• SHELTON – The City’s Charities Department is spending over $1,200 weekly.
  • SHELTON – Workmen start razing the top 4th floor of the old Huntington Piano Company building on the corner of Howe Avenue and Center Street. It will be 3 stories afterwards. This later became the Lower Naugatuck Valley Boys & Girls Club, which burned down in 1991.

June 25

  • ANSONIA – The 30th anniversary celebration at the Swedish Methodist Church on Franklin Street closes.

Thursday, June 29

  • ANSONIA & DERBY – Reemployment in the mills has allowed the Ansonia Charities Departments to drop 100 cases, reducing $1000 a month. Derby has experienced a drop in its cases, too.

June 30

  • ANSONIA – All but 275′ of the river wall project has been completed. It is expected that Ansonia Mutual Aid workfare employees will finish it by August 1. A total of 2,000 cubic yards of fill was used to fill in the gully just above the Bridge Street Bridge.
  • DERBY – City playgrounds are closed again this year due to the Great Depression.

Saturday, July 1

  • ANSONIA – The State will repave the Maple Street Bridge, and from there Main Street to Bridge Street, as well as Howard Avenue from Colburn School to Short Street and a section of Grove Street from top of the hill to Mary Street.
  • DERBY – A severe rain storm causes a washout on Academy Hill. Gravel covers the trolley tracks on Derby Avenue, and for several hours riders had to change trolleys at the brewery. 250 telephones are out of service due to downed lines.
  • OXFORD – Camp Palmer, sponsored by the Knights of Columbus, opens for its 12th season on Lake Zoar.
  • SEYMOUR – Seymour Mutual Aid is installing a new sidewalk on Derby Avenue in front of Union Cemetery.
  • SHELTON – Improvements in the industrial sector has resulted in 100 cases removed from Department of Charities, saving $1000 a month.

July 2

  • SHELTON – Housatonic Council Boy Scout Camp Irving opens for its 16th season on Lake Housatonic. 44 boys are in the opening session.

July 3

  • DERBY – The Recreation Camp announces new classes for lifesaving on the water.


  • Low temperatures during the day. Rain falls in the evening, torrential at times. 
  • ANSONIA – There is less noise than usual this year, though there were 4 fireworks injuries.
  • ANSONIA – Fire breaks out in an old brick powder house located on the American Brass Company property at Woodlot on The Flats. The building was used to store explosives during wartime and for river diversion projects. The damage is slight.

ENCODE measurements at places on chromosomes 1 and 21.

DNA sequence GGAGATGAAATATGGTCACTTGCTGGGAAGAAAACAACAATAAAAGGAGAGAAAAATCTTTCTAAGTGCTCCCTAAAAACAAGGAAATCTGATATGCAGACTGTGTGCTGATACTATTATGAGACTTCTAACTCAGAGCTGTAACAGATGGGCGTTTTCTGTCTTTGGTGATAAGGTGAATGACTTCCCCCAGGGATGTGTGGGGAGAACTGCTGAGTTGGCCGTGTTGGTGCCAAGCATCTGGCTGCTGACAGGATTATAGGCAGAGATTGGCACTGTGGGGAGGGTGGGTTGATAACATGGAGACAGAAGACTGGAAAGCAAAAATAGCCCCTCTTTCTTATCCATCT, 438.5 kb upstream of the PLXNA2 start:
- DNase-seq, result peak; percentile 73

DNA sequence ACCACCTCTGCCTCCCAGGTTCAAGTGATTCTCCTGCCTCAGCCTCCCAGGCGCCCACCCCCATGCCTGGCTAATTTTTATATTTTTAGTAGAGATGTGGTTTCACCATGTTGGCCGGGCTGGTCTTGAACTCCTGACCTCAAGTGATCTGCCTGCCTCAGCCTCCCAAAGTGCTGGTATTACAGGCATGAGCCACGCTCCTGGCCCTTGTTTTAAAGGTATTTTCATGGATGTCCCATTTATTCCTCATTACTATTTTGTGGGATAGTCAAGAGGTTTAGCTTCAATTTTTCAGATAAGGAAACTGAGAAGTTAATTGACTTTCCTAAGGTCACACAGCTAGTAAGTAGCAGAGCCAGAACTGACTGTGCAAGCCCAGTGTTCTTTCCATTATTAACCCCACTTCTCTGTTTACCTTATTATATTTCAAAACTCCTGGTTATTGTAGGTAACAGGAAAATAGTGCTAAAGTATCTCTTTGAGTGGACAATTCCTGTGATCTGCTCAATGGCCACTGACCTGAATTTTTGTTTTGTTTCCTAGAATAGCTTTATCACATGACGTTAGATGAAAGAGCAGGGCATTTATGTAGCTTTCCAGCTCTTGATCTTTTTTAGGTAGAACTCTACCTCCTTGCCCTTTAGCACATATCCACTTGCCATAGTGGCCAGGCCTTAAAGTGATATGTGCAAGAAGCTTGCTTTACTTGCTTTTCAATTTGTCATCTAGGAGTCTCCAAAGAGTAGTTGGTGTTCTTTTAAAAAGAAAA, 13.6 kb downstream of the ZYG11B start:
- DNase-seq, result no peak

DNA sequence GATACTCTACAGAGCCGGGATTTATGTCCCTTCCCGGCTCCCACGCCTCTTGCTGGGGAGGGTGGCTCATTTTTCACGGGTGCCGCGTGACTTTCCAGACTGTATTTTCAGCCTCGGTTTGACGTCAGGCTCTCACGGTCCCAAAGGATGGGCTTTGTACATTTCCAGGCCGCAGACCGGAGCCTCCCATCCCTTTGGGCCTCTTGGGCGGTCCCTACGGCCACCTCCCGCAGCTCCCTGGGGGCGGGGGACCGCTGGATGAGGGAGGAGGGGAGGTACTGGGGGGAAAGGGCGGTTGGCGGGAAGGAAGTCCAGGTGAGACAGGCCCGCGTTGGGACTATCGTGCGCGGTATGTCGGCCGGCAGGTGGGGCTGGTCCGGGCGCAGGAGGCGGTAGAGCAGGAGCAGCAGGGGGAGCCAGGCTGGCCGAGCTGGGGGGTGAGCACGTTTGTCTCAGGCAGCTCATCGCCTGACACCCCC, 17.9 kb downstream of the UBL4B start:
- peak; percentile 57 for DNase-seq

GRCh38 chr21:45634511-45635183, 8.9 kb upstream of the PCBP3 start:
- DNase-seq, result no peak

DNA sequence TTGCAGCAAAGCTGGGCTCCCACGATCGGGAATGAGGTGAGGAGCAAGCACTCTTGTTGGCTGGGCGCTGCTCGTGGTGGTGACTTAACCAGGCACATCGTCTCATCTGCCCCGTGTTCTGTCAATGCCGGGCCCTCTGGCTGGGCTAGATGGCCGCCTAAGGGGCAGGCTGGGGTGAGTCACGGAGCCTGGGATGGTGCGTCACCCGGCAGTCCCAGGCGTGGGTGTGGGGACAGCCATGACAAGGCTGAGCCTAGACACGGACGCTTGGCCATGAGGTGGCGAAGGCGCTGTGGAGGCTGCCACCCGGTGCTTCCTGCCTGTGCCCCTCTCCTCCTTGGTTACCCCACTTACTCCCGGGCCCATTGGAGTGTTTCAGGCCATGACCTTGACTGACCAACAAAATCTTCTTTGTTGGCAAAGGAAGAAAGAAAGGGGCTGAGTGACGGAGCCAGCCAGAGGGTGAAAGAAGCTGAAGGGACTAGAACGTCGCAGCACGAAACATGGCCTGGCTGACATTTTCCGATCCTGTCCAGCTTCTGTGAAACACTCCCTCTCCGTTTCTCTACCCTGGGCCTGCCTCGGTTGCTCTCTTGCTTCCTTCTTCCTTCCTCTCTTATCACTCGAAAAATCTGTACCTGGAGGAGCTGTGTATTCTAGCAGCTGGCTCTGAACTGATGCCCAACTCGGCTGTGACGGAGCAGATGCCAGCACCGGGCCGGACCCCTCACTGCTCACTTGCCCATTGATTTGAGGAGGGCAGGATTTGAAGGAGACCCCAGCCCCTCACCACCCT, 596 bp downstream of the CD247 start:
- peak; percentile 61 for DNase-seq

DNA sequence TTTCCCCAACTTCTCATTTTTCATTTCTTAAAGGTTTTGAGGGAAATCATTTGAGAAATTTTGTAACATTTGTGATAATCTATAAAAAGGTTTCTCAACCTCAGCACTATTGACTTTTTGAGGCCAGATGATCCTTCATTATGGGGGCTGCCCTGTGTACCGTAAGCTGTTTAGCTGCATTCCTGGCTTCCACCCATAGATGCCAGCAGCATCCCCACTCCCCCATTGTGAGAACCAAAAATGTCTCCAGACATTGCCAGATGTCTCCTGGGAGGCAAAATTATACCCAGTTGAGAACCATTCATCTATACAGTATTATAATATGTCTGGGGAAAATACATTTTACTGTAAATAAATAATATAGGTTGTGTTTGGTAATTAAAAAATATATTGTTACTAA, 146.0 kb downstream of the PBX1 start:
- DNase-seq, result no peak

• SEYMOUR – The Town is “unusually quiet” this Fourth of July.
  • SEYMOUR – Fire badly damages a vacant, small tenement house behind 809 South Main Street.

July 5

  • ANSONIA – The City now has 56 men in the Civilian Conservation Corps (CCC). Their first checks will arrive this week. The men get $5, while their families back home get $25. The extra $1400 a week flowing into the City’s economy is a much needed boast during the Great Depression. Mutual Aid of Ansonia helped raise the quota of men for City up to 56.
  • ANSONIA – The State Police raid a North State Street property, and seize a 200 gallon copper still and alcohol. 2 are arrested.
  • ANSONIA – Ansonia Girl Scout Day Camp opens with 62 in attendance, the largest number on record.
  • SHELTON – Naugatuck Council Boy Scout Camp Pershing opens for its 15th season on Lake Housatonic.

July 6

  • DERBY – Derby has permission to use state dirt road money to repave a couple square blocks of streets formed by Caroline Street, Third Street, Fourth Street and Minerva Street. Also Caroline from Fourth to Fifth Street, and Fourth from Minerva to Elizabeth Street.

July 7

  • DERBY – Land sales in the Academy Hill Road area are picking up, due to the new improved roadbed which should eliminate damaging washouts.

July 8

  • SHELTON – A new 16.5′ long, 26′ wide slab bridge built “on the Huntington Road beyond the first reservoir” by unemployed at a cost of $564.69. This is modern day Shelton Avenue, just west of Meadow Street.

July 10

  • ANSONIA & DERBY – The hourly wages at Farrel-Birmingham go up 10% on this day. Also the 8 hour day – 40 hour week is adopted for all employees. This is tied to President Roosevelt’s National Industrial Recovery Act.
  • OXFORD – Otto Rapp announces he has purchased a 40’x60′ tent for the Old Heidelberg Beer Garden. This will completely cover the banquet tables, protecting them from sun and rain.
  • SHELTON – OK Tool Company employees get a 10% raise and adopt the 40-hour work week as part of the National Industrial Recovery Act.

July 12

  • ANSONIA – The public swimming pools at Mead School, Colburn School, and Fourth Street Schools open.
  • DERBY – Police officer Thomas Conaty, the oldest member of Derby Police Department, dies suddenly at home at 260 Hawkins Street. He wore Badge No. 1. He was appointed to the police department on August 3, 1907. He had also been a member of the Storm Engine Co. No. 2 since May 4, 1892, and served two terms on the Board of Aldermen in the first decade of the 1900s.
  • SHELTON – 21 girls attend the first session of the Derby-Shelton Girl Scout Council Camp Millcroft off Huntington Street. In all there will be 12 sessions. 

Thursday, July 13

  • ANSONIA – American Brass Company employees will get a 8% wage increase, effective next week. Many factories are increasing their stock in anticipation of having to hire more men due to the 40 hour weeks called out by National Industrial Recovery Act. On average Valley employees work a 10 to 12 hour day now.
  • DERBY – A pair of sand sharks are found swimming near the Derby-Shelton Bridge. A number of men get on boats in an attempt to spear them, while about 150 watch. One is caught, and it weighs in at 20 pounds.